In the article "What is a Brand"(2006) Bates states that with the introduction of what image brands convey to the public, along with the value in respects to quality, durability and personality appeal attached, put immense amount of pressure on brands to differentiate within the market in order to maintain competitor advantage (2006: 4). According to Bates (2006) in the case of Coke-Cola and Pepsi-Cola, they both are brands competing within the same category, but still manage to maintain dominant in the soft drink market. The main reason behind their success as brands is not only the quality of the service that the consumer receives with their products, but rather the strength and appeal of the personalities that the brands have created with in the mind of the consumer. The strong recognition of their names, colours and logos is what symbolises the promise of high quality and satisfaction to the consumer (Bates 2006). Galagher (2009) validates this argument by saying that the promise that brands express to consumers, lives in the consumers' mind as an expectation and when the brand promise and the consumers' expectations meet, the brands holds immense value for both parties (2009: 2).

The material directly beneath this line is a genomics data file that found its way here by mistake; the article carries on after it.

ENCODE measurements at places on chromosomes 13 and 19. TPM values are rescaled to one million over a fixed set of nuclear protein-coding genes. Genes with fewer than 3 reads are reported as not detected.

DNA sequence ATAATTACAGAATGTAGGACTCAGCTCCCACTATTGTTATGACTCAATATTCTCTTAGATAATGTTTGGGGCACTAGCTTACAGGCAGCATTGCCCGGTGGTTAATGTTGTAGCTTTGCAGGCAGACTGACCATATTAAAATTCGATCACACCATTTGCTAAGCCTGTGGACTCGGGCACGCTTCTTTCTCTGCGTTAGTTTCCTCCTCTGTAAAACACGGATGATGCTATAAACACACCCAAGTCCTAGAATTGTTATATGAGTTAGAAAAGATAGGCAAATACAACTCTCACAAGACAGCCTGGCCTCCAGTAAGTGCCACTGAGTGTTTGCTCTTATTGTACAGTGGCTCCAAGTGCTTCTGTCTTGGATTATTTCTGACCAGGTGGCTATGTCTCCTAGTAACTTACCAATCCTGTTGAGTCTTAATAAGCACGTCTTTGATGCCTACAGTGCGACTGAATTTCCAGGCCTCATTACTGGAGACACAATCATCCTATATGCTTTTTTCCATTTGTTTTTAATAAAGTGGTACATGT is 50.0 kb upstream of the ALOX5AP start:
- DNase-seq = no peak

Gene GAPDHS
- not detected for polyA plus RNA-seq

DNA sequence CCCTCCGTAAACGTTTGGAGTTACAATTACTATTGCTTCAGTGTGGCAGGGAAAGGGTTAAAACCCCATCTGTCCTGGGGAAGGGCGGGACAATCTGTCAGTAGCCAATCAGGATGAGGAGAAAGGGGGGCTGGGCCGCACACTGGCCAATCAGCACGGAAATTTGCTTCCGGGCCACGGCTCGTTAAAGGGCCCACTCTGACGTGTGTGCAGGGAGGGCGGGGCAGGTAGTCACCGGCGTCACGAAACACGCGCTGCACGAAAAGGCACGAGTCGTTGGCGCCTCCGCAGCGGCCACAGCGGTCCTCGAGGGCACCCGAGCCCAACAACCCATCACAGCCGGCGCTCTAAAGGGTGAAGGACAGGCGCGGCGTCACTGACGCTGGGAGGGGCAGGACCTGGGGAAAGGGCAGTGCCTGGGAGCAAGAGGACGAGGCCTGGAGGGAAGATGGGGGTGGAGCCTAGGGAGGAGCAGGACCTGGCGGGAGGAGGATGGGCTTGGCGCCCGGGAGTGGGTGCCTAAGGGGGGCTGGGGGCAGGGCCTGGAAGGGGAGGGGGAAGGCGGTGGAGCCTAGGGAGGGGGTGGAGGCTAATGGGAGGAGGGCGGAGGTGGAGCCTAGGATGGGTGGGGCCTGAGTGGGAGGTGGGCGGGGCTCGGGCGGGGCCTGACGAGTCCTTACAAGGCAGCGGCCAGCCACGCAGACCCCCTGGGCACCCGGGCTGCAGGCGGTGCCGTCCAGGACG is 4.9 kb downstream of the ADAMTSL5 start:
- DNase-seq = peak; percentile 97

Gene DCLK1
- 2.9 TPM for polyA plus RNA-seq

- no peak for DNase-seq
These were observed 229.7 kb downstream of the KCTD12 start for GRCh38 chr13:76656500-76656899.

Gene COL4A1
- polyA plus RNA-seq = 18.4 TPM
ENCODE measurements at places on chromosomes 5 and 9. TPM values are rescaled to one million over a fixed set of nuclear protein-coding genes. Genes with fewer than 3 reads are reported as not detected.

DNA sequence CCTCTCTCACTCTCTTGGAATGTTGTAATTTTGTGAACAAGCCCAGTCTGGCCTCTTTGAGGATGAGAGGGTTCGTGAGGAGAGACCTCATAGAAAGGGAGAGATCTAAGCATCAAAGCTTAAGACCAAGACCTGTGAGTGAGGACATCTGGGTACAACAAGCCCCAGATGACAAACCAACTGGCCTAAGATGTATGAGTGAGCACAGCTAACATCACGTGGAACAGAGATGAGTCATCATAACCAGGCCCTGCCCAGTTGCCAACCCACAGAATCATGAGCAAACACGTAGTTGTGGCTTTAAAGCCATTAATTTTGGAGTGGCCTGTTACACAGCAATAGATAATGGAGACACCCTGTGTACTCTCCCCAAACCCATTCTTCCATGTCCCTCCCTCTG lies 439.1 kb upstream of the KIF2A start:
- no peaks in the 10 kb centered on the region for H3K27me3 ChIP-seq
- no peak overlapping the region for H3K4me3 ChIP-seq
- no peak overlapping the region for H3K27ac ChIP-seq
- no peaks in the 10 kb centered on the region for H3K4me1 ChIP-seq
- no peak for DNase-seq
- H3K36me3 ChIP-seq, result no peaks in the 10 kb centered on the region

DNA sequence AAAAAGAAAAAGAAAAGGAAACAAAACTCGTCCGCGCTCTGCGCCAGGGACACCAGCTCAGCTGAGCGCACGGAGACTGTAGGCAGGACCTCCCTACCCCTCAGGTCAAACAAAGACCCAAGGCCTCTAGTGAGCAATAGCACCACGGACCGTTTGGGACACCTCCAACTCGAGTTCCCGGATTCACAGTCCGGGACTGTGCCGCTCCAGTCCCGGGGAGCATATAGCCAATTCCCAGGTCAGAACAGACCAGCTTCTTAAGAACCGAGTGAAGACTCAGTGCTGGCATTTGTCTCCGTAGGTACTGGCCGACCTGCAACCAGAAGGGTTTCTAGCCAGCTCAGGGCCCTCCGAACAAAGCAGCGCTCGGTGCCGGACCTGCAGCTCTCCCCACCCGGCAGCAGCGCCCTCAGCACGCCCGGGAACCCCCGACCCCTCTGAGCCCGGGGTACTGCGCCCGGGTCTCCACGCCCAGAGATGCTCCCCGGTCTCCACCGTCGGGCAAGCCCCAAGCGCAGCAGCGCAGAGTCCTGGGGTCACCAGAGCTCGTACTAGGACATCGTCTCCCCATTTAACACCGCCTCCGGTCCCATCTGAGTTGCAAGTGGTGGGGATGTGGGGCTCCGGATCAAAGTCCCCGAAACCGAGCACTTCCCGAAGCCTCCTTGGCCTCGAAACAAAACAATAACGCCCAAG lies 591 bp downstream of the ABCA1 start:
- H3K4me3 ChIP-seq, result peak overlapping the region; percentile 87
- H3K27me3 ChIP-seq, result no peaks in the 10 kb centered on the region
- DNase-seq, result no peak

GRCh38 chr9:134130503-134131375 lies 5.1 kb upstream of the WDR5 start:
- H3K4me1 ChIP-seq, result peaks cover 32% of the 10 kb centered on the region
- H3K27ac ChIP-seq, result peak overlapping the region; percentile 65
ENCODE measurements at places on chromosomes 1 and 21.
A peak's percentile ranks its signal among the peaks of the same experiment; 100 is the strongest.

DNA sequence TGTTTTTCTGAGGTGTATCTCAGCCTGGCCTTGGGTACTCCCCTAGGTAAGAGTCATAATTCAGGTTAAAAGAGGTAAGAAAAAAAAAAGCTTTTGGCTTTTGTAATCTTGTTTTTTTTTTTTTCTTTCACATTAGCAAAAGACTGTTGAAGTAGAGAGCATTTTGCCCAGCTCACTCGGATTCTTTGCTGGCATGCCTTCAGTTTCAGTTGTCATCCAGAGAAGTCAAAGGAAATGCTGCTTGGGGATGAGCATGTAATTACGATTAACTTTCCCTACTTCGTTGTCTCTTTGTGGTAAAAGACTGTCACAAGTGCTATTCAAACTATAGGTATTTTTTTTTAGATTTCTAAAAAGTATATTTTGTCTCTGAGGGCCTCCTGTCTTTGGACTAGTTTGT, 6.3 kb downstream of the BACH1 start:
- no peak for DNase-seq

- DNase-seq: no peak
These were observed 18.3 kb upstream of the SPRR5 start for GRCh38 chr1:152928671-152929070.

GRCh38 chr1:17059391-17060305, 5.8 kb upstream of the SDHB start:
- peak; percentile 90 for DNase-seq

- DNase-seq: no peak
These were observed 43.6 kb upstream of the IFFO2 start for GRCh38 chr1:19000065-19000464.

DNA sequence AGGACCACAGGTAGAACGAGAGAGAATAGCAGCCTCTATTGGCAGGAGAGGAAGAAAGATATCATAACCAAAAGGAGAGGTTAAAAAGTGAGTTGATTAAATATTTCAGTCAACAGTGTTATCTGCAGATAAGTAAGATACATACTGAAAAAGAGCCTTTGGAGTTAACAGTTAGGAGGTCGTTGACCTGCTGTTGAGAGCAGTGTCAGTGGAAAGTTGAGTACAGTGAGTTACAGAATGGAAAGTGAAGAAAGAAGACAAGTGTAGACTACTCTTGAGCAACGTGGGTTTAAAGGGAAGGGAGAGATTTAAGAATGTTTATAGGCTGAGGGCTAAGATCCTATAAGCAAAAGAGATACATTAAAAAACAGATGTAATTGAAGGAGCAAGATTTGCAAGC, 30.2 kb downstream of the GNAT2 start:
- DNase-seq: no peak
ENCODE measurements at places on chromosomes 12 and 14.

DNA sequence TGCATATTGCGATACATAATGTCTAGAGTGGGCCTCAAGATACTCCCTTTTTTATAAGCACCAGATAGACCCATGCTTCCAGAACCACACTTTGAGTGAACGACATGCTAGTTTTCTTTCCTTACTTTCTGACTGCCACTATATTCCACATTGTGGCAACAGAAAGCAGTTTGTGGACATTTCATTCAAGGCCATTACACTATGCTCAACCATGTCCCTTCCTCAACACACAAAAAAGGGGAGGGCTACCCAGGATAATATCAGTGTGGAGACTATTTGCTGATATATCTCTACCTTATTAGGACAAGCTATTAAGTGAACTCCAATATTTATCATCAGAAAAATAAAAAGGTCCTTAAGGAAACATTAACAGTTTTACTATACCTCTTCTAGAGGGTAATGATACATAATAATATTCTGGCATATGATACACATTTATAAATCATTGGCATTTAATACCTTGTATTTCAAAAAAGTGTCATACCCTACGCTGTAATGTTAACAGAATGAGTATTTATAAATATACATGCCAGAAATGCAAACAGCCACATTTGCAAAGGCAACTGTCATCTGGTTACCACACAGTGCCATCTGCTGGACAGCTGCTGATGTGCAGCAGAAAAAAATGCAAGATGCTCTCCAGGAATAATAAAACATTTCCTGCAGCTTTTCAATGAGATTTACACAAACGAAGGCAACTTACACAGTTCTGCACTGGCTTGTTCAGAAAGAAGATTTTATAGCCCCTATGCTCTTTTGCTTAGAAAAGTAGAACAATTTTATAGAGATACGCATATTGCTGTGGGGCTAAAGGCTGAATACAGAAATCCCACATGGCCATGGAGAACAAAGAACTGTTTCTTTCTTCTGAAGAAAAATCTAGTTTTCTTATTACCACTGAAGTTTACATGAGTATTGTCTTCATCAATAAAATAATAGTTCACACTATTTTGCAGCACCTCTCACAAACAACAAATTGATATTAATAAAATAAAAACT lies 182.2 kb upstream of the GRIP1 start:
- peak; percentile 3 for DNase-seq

As time progresses the war between brands and the fight to gain leverage within the consumers' mind rages on. This constant back and forth leads brands in the pursuit of new ways and tactics in gaining more brand exposure in order to gain the upper hand against opposing brands. The success of the brands however is completely dependent on their ability to meet consumers needs while staying true to their brand promise when delivering the product or service to the consumer (Bates 2006). This discussion about brands and branding tactics is one that could lead to a completely new line of thought and discourses, however it is important to note that this paper's focus is on the that aspect of branding that revolves around the creation and use of body billboards and not the semantics of branding as a whole.
Branding the Social Identity